In write operations, when preceding data read is performed and the data read from the location are verified by the SMTU as valid, new data are written to the address from which the data were retrieved using a new encryption key. The new key is preferably based on the address, the number of memory writes made and a secret random number. In a preferred embodiment, the authentication value depends on the data, and also depends on the address and the number of writes made during the current session of operation. This dependency is cryptographically secure, that is, an adversary cannot create a valid authentication value of data, and cannot deduce any information from the authentication value about the corresponding data.

Our system provides substantially higher security for data in microprocessor-based systems in which the data, for example financial, medical, or military, require high security and the prevention of access other than to authorized users.

BRIEF DESCRIPTION OF THE DRAWINGS

FIG. 1 is a block diagram of a system which includes an SMTU unit;

FIG. 2 is a block diagram of the SMTU unit;

FIG. 3 illustrates the data structure of information stored in a memory;

FIG. 4 is a block diagram of Accumulator 5;

FIG. 5 is a block diagram of Accumulators 1-4;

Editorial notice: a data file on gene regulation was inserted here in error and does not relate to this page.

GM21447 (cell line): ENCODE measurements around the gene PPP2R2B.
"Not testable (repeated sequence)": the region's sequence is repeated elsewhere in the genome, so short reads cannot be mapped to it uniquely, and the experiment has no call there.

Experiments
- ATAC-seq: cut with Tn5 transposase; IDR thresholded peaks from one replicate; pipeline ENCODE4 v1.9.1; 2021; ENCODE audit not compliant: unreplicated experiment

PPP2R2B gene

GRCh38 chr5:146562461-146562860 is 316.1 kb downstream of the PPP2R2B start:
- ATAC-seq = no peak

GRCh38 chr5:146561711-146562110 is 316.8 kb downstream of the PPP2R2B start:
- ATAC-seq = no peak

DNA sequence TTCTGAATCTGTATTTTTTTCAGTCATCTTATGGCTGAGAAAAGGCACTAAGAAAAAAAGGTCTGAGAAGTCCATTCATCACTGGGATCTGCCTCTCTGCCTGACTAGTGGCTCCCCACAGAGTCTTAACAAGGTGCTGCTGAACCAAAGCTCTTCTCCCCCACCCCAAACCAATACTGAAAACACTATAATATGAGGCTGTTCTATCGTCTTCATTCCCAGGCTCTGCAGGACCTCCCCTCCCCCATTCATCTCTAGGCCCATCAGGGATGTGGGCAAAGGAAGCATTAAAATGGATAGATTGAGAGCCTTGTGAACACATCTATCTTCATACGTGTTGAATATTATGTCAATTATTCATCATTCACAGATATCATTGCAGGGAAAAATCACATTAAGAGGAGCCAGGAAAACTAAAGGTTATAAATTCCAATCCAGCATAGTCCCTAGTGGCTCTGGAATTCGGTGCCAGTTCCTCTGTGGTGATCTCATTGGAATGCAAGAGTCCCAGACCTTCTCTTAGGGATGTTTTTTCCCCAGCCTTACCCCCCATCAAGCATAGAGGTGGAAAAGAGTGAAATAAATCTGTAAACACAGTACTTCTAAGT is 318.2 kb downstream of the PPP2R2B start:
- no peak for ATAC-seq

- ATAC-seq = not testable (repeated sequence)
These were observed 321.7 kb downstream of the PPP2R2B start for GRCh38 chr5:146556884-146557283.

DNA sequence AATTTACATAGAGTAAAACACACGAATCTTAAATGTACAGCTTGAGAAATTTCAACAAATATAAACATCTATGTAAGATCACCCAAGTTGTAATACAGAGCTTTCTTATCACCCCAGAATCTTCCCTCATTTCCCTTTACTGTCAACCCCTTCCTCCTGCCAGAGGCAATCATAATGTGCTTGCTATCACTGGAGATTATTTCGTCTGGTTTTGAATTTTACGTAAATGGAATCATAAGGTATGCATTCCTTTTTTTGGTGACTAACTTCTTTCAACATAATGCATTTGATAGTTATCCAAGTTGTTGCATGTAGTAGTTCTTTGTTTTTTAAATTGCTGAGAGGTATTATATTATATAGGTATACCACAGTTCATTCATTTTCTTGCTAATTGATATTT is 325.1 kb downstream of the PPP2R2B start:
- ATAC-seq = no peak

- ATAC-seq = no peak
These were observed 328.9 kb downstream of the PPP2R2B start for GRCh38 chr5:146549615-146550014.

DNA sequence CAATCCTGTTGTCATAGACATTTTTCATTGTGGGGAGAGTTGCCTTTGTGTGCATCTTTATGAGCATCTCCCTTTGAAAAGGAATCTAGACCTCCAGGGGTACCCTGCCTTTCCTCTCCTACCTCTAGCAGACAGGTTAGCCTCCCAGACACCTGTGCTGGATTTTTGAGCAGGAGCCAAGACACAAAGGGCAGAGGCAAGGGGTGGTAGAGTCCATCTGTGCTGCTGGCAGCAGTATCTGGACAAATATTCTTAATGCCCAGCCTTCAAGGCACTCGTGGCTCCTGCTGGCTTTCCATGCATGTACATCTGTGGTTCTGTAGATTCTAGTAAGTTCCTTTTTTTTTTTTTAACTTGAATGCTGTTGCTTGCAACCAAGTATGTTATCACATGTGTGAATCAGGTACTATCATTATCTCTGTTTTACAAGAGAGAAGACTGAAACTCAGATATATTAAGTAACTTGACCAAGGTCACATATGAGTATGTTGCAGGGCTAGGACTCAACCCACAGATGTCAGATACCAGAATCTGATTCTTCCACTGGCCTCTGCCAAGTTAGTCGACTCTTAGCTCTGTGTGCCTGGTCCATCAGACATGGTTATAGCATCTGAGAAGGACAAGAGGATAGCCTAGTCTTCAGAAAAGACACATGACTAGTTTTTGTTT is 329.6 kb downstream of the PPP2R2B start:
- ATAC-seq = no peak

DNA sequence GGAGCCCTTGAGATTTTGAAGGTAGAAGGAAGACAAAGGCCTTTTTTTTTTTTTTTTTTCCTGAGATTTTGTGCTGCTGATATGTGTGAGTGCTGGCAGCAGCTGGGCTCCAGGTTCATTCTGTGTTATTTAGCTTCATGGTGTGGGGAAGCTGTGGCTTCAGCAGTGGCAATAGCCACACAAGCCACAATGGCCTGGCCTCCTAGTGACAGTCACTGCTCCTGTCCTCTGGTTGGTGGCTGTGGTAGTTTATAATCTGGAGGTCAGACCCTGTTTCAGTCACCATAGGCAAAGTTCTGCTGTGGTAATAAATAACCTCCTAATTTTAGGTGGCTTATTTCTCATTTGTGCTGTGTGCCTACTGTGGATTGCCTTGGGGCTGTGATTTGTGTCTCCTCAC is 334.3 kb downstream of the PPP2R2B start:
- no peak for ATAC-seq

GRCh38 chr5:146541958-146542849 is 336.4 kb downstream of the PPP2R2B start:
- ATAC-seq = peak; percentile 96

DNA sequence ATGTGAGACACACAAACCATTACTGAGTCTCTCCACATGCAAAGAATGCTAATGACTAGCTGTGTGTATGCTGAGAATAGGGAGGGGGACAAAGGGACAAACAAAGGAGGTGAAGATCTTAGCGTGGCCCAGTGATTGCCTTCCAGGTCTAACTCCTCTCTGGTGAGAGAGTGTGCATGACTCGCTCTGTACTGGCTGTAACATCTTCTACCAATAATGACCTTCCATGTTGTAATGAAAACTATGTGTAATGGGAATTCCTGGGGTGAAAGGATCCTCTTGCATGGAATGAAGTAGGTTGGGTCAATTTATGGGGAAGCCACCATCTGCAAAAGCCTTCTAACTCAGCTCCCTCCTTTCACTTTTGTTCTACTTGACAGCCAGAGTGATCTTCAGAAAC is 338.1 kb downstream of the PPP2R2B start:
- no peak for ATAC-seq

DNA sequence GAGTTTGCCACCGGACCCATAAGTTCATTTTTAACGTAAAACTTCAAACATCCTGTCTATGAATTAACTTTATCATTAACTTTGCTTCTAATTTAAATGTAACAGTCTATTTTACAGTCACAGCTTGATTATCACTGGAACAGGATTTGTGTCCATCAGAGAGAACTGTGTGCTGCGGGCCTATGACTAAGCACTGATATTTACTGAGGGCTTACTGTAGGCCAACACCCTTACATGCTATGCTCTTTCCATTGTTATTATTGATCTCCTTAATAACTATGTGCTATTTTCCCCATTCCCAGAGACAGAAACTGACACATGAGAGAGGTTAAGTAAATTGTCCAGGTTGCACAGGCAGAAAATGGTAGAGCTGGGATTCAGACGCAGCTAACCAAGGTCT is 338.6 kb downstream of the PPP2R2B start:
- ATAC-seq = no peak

FIG. 6 is a block diagram of the encryption and authentication logic;

FIG. 7 is a block diagram of the decryption and authentication logic;

FIG. 8 is a diagram illustrating a read operation in the SMTU; and

FIG. 9 is a diagram illustrating a write operation in the SMTU.

DETAILED DESCRIPTION OF THE INVENTION

We have developed a system for encryption of data being communicated over a bus between one or more memories and one or more processors, typically between a microprocessor and dynamic random access memory coupled to that microprocessor. We refer to the system as a secure memory transaction unit. A different, secret, uncorrelated encryption key is used for every memory location and for every write, so even a later write to an address earlier written will have a different key. The version information affects the encryption, and thus “hides” even rewriting of the same data to a given address. Thus, the data for every transaction between the microprocessor and the memory is encrypted differently for each transaction and for each address. This provides a high level of security and enhances protection of the data stored in memory.

For assurance of high security data there are two main concerns—the ciphers used and the key material for those ciphers. In our preferred embodiment we use standard encryption algorithms as ciphers. These algorithms have undergone many man-years of analysis as to the strength of the underlying algorithms. With regard to key material, most security failures in commercial computer applications occur, not due to the cryptography, but as a result of how the key is generated. To enhance security we provide special techniques for how keys are generated, and how the values used to generate the key are used.